std::is_trivial<>

Written by on June 6, 2020 in C++, Programming with 0 Comments

Today let us try to understand the type trait std::is_trivial<T>. This trait checks if the given type is a trivial type. For a precise definition of what trivial means, please visit the official page.

As usual, we will go through three cases:

– Primitive types

– Classes without inheritance

– Classes involving inheritance

Case-1: Primitive Types

Take a look at the example below (as in the previous post, I am using the macro CHECK(T) to save some typing). 

Primitive Types

Primitive Types

The output is:

Output From The Program

Program Output

For convenience, the expected output is shown commented alongside the code. It is interesting that lvalue and rvalue references are not considered trivial, but pointer type is.

Case-2: Classes without Inheritance

Let us look at the more interesting case involving classes. The image below shows different struct/class/union definitions.

User-defined Types

User-defined Types

Class “A” has some instance variables and a member function. However, it does not have a constructor or destructor.

struct “B” does an inline initialization of a “const” field.

struct “C” defines a constructor but no destructor.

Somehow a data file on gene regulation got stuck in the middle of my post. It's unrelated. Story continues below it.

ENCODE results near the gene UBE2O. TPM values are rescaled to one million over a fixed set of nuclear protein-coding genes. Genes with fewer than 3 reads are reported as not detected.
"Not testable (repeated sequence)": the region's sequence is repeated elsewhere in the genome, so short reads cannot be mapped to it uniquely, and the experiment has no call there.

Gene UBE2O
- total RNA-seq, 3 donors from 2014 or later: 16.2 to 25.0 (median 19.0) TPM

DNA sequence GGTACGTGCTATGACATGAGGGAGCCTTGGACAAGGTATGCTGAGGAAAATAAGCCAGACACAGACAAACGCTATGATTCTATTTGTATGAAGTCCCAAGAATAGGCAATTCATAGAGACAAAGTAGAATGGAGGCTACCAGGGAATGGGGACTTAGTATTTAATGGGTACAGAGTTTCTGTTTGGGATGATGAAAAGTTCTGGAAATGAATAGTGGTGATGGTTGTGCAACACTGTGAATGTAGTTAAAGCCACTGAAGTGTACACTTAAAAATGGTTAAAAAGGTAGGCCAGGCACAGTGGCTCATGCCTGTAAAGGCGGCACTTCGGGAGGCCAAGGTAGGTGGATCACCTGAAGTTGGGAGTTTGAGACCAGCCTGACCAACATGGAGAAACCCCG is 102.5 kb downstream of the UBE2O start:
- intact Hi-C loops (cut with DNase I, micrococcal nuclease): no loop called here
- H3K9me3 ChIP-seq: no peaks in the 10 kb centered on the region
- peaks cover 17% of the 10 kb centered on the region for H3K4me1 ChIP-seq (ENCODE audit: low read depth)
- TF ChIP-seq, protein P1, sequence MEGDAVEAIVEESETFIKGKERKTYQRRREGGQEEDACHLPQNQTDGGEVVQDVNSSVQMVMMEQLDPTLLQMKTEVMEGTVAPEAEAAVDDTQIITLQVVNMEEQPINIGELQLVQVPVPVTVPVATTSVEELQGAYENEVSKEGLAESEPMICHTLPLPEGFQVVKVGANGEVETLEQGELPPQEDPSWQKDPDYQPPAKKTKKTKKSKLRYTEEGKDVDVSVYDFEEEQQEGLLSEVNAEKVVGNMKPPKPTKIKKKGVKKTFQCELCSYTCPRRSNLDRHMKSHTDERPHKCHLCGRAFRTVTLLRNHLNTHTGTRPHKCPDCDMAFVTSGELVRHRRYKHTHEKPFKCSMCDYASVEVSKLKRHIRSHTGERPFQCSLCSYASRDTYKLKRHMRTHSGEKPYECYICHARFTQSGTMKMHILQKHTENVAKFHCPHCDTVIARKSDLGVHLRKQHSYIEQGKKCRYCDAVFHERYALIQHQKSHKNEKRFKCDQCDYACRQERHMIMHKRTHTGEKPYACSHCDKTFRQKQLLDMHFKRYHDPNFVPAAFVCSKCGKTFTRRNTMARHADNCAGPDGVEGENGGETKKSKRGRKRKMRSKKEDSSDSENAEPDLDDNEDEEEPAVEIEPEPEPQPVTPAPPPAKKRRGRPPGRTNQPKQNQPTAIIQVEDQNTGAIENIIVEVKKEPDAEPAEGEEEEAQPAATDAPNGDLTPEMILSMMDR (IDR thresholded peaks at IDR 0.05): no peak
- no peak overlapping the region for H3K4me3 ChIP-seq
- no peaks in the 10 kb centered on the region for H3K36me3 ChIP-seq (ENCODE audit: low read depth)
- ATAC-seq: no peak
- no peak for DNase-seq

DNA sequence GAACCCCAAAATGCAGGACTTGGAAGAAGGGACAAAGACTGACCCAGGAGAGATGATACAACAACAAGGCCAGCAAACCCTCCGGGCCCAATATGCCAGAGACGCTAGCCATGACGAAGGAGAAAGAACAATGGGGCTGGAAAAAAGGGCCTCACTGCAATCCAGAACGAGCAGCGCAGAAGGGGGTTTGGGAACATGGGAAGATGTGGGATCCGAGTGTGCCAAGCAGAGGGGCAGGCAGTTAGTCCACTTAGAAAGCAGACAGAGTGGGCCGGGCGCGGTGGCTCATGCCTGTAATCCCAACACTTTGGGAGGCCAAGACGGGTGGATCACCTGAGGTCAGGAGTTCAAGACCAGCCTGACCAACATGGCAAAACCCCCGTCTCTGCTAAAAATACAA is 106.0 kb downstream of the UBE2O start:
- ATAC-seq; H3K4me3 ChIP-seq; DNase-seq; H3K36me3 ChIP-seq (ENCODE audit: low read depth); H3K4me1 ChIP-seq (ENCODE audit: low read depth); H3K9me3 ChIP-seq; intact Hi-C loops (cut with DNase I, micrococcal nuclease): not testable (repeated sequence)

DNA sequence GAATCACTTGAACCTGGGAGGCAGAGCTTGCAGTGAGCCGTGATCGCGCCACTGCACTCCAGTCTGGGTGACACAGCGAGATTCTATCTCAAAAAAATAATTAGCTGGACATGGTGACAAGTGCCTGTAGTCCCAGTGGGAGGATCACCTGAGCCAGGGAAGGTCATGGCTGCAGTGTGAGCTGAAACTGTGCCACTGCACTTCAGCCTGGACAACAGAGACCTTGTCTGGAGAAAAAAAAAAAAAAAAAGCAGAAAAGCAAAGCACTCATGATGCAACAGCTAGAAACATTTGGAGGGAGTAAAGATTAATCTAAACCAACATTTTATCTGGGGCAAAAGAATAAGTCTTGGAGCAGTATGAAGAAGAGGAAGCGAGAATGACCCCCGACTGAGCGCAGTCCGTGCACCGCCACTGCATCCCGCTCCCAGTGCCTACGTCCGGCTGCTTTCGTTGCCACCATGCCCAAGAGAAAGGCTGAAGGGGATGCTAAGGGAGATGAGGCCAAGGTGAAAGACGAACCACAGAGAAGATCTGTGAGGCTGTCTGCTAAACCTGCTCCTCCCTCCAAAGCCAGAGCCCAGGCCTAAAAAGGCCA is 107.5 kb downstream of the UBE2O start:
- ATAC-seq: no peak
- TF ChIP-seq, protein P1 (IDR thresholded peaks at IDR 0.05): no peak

struct “D” defines a destructor but no constructor.

struct “E” defines an instance variable of user-defined type “A”.

“EArray” is a type that maps to an array of 10 elements of “E” type.

struct “F” declares a deleted assignment operator.

Finally, “U” is a union of three different types, one of which is a user-defined type “E”.

Here is the code that checks these types:

Example Program

Example Program

What is the expected output? Here it is:

Program Output

Program Output

Case-3: Classes Involving Inheritance

Our final example uses a few classes as part of inheritance. Take a look:

Inheritance Example

Inheritance Example

Here is the output from the program:

Program Output

Program Output

The reason why “G” is not trivial is because it defines a virtual function. Since “H” derives from a trivial class “E” and adds nothing by itself, it is also a trivial type. Class “C” is not trivial and hence “I” is not trivial as well.

The above use cases cover the essential properties of is_trivial<T> trait. I hope you get the picture now.

You can download the source code from here.

Have a nice weekend!

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